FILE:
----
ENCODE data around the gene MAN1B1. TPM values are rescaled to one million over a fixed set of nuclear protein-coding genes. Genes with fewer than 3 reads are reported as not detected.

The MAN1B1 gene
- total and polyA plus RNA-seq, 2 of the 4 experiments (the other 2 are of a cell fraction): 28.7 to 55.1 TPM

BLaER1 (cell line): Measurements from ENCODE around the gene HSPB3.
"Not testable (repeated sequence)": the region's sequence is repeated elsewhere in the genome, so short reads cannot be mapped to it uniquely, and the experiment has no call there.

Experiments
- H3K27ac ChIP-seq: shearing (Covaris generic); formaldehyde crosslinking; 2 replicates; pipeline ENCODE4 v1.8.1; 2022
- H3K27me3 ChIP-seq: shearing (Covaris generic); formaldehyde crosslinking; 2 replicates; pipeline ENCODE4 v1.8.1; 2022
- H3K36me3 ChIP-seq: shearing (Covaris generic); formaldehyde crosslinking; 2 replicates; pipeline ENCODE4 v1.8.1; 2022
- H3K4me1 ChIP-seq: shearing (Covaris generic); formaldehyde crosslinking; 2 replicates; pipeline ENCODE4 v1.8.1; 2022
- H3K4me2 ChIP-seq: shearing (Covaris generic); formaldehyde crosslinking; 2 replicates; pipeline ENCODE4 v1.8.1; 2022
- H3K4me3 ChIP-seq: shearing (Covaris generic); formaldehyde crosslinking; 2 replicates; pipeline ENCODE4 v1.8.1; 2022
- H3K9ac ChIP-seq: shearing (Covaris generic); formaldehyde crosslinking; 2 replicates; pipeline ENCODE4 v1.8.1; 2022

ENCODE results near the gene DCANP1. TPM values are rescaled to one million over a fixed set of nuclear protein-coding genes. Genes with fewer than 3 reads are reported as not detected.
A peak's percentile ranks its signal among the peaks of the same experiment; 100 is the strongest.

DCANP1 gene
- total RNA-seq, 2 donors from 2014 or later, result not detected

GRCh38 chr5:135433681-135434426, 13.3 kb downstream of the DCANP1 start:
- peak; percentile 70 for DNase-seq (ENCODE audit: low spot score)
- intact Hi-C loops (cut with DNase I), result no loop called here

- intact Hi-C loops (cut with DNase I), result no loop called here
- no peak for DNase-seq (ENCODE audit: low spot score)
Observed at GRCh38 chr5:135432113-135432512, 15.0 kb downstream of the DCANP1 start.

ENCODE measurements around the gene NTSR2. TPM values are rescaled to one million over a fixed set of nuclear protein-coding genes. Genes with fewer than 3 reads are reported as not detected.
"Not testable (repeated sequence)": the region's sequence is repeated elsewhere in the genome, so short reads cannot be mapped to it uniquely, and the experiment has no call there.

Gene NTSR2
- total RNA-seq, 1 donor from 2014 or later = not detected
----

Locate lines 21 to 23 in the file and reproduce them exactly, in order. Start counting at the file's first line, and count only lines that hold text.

- intact Hi-C loops (cut with DNase I), result no loop called here
- no peak for DNase-seq (ENCODE audit: low spot score)
Observed at GRCh38 chr5:135432113-135432512, 15.0 kb downstream of the DCANP1 start.